Recent case law indicates that courts may be willing to extend the protections of American disability discrimination laws to persons and conduct overseas, even in the absence of specific legislative language, and even in the face of the long-held presumption against the extraterritorial application of American laws.[30]

Since 2003, U.S. courts have continued to apply American disability laws extraterritorially. In 2005, the Supreme Court addressed the issue of extraterritorial application of the ADA to foreign-flagged cruise ships in Spector v. Norwegian Cruise Line Ltd. (Spector).[31] In Spector, the plaintiffs brought claims against a cruise line company alleging violations of Title III of the ADA.[32] The Court considered the issue of whether Title III applies to foreign-flagged cruise ships.[33] The Court held that because of the business practices of Norwegian Cruise Lines in the United States, and the fact that the majority of their patrons were American citizens, the foreign company could be held liable under Title III. In so holding, the Court struck down a lower court’s ruling that the ADA was “inapplicable because the statute has no clear statement or explicit text mandating coverage for foreign-flag ships in U.S. waters.”[34]

In Spector, the Court noted that if extraterritorial application was provided in a federal statute, then the court must enforce the statute. However, the Court abandoned the “clear statement” rule that looked only to whether a federal disability statute expressly mentioned applying extraterritorially. Spector is thus highly relevant, given that many American disability statutes are silent as to their application overseas. The Spector decision gives courts more discretion to analyze disability rights claims arising abroad on a case-by-case basis to determine if Congress intended to prevent the alleged disability discrimination extraterritorially.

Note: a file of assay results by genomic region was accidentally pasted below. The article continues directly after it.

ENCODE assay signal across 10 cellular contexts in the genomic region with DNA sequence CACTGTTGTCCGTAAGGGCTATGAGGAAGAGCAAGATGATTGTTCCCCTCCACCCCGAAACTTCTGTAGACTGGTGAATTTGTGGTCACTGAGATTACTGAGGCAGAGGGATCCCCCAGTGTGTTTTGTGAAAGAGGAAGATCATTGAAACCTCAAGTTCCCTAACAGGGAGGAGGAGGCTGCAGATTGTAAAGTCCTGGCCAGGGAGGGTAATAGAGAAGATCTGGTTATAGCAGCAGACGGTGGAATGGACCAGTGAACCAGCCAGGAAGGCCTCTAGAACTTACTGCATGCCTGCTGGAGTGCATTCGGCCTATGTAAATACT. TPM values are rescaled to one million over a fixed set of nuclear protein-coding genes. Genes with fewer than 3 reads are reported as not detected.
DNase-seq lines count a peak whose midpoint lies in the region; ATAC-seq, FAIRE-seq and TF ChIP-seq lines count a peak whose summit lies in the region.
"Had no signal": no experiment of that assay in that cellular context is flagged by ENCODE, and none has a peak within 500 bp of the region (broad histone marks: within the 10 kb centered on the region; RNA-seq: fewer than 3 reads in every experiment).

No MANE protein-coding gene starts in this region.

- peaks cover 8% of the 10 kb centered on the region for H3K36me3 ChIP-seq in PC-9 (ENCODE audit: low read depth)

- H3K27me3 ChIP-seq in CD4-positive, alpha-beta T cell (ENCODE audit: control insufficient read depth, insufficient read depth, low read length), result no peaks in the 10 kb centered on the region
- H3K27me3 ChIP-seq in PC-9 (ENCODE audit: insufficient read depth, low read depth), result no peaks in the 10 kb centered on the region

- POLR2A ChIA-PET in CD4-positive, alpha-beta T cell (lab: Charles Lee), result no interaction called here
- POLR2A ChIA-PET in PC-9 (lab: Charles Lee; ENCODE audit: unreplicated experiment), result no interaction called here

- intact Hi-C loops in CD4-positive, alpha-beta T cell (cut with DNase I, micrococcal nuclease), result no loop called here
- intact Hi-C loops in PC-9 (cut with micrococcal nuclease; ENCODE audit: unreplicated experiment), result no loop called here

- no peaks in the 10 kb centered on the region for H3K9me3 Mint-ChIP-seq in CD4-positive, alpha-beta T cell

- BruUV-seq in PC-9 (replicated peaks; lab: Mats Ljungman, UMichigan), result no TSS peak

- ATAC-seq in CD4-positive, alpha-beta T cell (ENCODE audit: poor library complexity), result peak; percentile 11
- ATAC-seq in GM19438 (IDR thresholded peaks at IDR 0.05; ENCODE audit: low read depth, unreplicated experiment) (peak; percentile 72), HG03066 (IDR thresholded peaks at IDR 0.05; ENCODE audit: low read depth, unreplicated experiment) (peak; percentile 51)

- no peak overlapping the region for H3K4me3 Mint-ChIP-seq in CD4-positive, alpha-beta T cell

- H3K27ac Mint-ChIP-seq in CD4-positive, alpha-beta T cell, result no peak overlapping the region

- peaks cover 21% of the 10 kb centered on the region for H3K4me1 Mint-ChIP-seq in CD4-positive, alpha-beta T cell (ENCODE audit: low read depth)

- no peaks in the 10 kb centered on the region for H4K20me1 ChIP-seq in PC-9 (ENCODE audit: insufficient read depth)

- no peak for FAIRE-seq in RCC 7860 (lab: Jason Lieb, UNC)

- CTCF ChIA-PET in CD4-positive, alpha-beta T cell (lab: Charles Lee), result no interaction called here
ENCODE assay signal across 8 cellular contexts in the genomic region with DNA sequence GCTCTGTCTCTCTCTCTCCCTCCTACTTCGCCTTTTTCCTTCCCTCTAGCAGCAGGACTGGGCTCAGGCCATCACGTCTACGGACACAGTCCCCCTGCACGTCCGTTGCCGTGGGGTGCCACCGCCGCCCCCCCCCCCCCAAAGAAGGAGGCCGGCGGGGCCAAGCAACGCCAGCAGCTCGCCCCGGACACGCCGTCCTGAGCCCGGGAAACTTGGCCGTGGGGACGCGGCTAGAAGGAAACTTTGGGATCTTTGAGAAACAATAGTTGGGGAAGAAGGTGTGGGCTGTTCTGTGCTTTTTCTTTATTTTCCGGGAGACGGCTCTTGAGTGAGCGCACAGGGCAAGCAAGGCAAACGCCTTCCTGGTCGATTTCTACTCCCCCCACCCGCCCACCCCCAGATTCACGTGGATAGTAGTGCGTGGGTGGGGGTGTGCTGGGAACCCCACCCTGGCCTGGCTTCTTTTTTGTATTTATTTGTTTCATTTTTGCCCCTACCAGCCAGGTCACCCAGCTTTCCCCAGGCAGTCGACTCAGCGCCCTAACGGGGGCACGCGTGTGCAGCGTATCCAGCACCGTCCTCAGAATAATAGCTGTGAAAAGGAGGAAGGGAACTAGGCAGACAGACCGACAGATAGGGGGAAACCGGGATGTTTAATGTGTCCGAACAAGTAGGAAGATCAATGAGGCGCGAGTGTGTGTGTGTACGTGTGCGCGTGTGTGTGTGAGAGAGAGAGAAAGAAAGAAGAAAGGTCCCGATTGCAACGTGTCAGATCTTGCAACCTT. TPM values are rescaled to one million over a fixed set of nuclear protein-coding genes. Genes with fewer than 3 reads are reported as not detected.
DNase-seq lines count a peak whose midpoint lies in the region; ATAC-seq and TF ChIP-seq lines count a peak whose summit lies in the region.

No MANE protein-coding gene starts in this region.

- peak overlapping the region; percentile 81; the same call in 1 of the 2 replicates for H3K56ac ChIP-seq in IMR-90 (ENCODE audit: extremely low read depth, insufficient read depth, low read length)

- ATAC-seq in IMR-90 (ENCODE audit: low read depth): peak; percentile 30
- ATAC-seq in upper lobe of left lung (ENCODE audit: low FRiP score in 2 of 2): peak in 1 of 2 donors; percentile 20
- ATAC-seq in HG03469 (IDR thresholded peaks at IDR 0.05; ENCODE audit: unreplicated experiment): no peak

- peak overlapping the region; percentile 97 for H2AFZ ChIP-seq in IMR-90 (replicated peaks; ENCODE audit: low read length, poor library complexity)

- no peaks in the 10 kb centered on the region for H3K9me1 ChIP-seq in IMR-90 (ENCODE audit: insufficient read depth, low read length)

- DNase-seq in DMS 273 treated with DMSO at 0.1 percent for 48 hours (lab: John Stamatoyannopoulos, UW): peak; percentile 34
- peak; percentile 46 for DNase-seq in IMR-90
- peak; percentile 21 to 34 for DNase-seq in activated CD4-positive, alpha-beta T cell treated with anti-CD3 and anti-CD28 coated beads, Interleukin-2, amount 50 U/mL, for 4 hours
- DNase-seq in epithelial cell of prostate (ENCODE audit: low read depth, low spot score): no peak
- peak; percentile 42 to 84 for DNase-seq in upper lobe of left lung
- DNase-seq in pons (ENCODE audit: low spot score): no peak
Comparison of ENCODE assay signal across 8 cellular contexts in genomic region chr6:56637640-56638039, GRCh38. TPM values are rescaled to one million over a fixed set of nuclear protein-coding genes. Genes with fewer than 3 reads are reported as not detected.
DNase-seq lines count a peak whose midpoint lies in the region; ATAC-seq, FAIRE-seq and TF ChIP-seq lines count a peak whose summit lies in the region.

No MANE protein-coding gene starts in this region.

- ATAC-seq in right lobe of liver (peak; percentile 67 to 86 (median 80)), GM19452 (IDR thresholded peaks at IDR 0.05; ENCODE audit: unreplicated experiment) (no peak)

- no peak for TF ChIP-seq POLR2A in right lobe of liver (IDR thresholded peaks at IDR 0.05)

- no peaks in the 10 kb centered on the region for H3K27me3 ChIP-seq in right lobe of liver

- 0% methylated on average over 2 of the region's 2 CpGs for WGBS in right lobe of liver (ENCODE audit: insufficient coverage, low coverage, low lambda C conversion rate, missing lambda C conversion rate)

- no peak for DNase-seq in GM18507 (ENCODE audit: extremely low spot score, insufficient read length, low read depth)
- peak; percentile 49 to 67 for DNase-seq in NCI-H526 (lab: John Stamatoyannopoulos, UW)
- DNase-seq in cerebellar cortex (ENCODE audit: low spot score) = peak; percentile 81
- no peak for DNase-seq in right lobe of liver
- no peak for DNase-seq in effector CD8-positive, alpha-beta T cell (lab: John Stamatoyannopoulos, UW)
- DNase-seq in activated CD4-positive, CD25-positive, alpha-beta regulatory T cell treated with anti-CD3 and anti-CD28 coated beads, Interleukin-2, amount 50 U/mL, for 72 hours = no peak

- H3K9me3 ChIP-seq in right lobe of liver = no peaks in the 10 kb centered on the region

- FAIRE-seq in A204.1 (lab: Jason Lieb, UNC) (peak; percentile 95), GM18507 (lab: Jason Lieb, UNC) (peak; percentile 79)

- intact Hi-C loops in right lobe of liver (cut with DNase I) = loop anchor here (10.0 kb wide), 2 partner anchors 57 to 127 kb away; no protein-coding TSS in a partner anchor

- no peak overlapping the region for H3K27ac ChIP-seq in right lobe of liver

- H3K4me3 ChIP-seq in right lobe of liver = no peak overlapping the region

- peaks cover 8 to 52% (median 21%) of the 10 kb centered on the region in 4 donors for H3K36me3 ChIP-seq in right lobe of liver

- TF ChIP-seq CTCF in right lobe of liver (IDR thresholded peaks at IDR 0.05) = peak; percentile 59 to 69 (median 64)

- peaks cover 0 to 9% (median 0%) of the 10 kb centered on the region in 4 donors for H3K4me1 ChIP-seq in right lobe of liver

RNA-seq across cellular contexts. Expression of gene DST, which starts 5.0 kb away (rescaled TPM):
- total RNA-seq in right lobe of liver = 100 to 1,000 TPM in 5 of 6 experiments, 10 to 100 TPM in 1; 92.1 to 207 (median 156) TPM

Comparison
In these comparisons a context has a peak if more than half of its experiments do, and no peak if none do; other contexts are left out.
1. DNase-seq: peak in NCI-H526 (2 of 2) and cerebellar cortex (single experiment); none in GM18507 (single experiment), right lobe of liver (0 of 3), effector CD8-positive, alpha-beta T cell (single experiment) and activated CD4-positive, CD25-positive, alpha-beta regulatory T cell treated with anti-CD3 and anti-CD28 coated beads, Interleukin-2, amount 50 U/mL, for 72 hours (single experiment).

Although U.S. federal disability statutes are silent as to whether they can be applied extraterritorially, congressional intent in creating the ADA and other federal disability statutes was to promote the full participation of people with disabilities in all facets of society and to protect people with disabilities from discrimination that would limit such participation.[35] In 2008, Congress amended the ADA to reemphasize the law’s purpose to focus on preventing discrimination and to correct the Supreme Court’s previous errors in statutory interpretation that narrowed the ADA’s application.[36] Congressional intent discloses that American disability rights laws should be interpreted to provide the same protections and remedies to Americans with disabilities throughout the world. The extraterritorial application of American disability rights laws is essential to ensuring that Americans with disabilities can travel, live, and work anywhere they want to in the world. One example that illustrates the importance of these laws applying abroad occurs when an American with a disability encounters an emergency in a foreign country and needs to be able to access the U.S. embassy in the country.